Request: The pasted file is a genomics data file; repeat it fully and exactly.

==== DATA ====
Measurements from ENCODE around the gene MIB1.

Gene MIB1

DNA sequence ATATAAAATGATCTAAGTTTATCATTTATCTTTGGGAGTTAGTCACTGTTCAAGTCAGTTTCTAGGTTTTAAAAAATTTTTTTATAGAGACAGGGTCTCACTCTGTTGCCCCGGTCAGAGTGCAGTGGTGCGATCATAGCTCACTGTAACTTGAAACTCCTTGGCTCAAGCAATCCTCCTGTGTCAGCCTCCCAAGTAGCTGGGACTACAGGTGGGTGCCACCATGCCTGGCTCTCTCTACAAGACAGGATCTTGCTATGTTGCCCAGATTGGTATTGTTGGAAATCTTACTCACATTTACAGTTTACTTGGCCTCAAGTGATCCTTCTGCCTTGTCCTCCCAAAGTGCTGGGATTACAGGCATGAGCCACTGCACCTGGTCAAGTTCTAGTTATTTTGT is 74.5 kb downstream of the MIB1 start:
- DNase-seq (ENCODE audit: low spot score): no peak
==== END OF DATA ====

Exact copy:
Measurements from ENCODE around the gene MIB1.

Gene MIB1

DNA sequence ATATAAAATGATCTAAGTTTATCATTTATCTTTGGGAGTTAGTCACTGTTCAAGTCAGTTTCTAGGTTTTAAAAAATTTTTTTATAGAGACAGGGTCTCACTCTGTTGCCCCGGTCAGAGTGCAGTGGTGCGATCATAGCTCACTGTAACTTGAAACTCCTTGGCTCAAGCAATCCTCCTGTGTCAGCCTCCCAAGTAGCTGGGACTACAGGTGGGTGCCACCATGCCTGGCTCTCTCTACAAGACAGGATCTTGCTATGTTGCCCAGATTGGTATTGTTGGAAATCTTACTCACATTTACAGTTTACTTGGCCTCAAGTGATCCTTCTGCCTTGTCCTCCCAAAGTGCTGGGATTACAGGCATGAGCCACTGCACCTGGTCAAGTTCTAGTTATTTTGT is 74.5 kb downstream of the MIB1 start:
- DNase-seq (ENCODE audit: low spot score): no peak